Zoning and Pollution: Preserving Neighborhood Character While Increasing Density Can Get People out of Cars

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This guest post was originally published at Denver Urbanism.

The air quality on March 7 this year was funky to say the least. The flat yellowish hue of light made it hard to see as I arrived to my morning meeting in RiNo; it also smelled funny. Later that day we learned about a thermal anomaly that kept the pollution particles down making them harder than usual to ignore. But it’s no secret, particularly to those who live with asthma, that air quality in Denver is worsening. And a big portion of pollution particles that make it hard to breathe come from car exhaust.

Would we be healthier if we drove less? Most likely so. But is it possible in a growing city?

The most effective way to decrease driving is reducing the need. If we lived closer to where we work, learn, and play we wouldn’t have to drive so much. It would also make more sense for us to walk or bike. And public transportation would be more practical if more people lived closer together and closer to where they travel.

Single-Unit zoning in Denver is the most predominant zoning designation in residential neighborhoods in Denver. It keeps us far from our destinations and far from one another, forcing us to drive longer distances. It is the least-efficient form of land use in a city, consuming energy and water at much higher rate than more compact development. It requires more public infrastructure and support services. Single-Unit zoning also consumes land that could otherwise be used for parks and open space.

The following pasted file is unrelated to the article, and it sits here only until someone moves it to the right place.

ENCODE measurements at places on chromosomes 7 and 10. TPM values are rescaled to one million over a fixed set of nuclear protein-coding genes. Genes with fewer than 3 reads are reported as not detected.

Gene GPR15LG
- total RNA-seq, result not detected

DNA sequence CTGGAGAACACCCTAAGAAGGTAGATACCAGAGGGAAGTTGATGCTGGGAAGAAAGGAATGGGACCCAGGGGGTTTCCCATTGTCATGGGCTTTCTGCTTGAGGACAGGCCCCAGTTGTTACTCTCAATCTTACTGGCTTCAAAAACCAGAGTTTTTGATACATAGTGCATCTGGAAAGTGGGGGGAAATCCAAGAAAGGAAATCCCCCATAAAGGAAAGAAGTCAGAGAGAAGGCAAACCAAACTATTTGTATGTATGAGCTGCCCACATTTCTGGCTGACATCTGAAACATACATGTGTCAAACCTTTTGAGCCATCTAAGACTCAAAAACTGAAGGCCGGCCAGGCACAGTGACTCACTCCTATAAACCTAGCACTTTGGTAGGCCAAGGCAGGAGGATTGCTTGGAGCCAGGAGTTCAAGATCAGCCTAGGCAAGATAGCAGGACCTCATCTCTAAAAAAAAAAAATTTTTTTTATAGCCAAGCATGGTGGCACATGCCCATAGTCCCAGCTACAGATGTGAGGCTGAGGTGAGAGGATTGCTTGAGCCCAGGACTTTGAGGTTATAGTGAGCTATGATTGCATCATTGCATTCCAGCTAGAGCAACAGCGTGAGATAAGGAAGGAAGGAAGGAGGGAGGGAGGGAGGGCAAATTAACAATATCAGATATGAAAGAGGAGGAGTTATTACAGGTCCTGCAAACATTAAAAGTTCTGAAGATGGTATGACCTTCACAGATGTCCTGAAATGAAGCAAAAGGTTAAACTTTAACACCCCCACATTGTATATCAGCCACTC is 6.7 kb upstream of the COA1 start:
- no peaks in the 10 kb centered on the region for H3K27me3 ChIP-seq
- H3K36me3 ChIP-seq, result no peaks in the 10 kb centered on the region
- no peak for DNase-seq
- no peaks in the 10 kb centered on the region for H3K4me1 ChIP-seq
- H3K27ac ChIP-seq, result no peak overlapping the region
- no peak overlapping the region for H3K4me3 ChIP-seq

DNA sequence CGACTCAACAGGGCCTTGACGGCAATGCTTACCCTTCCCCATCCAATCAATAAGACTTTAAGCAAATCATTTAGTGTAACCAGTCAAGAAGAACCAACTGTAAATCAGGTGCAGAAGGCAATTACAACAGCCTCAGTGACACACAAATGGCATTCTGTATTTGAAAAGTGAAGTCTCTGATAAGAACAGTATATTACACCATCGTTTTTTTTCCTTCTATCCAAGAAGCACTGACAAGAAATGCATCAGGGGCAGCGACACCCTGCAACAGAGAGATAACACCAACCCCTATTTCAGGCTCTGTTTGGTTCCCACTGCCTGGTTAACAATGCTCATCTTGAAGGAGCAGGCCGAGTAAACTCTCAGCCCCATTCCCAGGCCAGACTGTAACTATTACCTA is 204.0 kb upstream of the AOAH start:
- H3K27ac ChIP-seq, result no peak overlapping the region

Denver’s zoning map, April 2019. The light-yellow areas are Single-Unit residential zoned areas.
Denver’s zoning map, April 2019. The light-yellow areas are Single-Unit residential zoned areas.

Denver has very ambitious goals of reducing SOV (Single Occupancy Vehicle) commute from 73% to 50% by year 2030 and reducing greenhouse emissions by 80% by year 2050. These transportation goals cannot be reached without the support of land use. But do we have to become Manhattan to live healthier lives and preserve our open space? Not at all. We just need to relax our zoning code to allow more people to live in existing neighborhoods rich in jobs, services, and amenities.

I’ve been writing about the “missing middle” housing for a while. There are countless benefits of allowing multiple dwelling units in the building forms that traditionally have been reserved for single families. It makes our neighborhoods more inclusive and affordable. It preserves historic character of our communities. In the state where more than 30% of greenhouse emissions come from driving, making our neighborhoods more compact would reduce the need for driving and make our air cleaner. Cleaner air, ability to walk and bike, and access to parks would make Denver a healthier and more sustainable city.

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